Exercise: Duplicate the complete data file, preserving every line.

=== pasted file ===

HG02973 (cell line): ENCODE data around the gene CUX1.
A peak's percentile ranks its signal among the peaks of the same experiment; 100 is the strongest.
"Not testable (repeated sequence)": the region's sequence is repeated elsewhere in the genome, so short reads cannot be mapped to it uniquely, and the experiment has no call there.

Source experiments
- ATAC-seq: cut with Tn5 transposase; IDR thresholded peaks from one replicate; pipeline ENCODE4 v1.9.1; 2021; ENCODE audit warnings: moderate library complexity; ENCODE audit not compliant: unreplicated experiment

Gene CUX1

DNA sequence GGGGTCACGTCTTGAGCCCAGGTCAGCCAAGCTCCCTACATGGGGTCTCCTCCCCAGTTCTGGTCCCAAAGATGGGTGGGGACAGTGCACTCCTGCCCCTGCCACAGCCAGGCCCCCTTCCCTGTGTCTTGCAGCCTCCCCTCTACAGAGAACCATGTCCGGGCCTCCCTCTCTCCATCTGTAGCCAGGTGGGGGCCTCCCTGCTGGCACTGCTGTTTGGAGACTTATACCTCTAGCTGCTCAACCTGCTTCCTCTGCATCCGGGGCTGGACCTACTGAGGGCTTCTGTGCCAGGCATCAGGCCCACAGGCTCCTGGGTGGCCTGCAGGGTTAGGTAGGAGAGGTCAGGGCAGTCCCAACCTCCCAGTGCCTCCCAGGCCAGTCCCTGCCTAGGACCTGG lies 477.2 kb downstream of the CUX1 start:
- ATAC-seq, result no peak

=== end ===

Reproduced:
HG02973 (cell line): ENCODE data around the gene CUX1.
A peak's percentile ranks its signal among the peaks of the same experiment; 100 is the strongest.
"Not testable (repeated sequence)": the region's sequence is repeated elsewhere in the genome, so short reads cannot be mapped to it uniquely, and the experiment has no call there.

Source experiments
- ATAC-seq: cut with Tn5 transposase; IDR thresholded peaks from one replicate; pipeline ENCODE4 v1.9.1; 2021; ENCODE audit warnings: moderate library complexity; ENCODE audit not compliant: unreplicated experiment

Gene CUX1

DNA sequence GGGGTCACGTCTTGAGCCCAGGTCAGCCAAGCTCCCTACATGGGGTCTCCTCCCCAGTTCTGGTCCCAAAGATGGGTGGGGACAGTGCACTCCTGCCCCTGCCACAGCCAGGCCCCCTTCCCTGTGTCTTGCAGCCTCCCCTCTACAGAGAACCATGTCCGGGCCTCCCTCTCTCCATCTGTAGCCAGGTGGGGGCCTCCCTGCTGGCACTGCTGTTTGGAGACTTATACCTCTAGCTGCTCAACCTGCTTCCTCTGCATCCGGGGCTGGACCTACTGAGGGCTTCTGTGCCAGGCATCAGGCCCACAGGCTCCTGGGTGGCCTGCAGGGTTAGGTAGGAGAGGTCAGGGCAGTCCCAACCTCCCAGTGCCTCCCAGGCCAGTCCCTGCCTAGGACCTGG lies 477.2 kb downstream of the CUX1 start:
- ATAC-seq, result no peak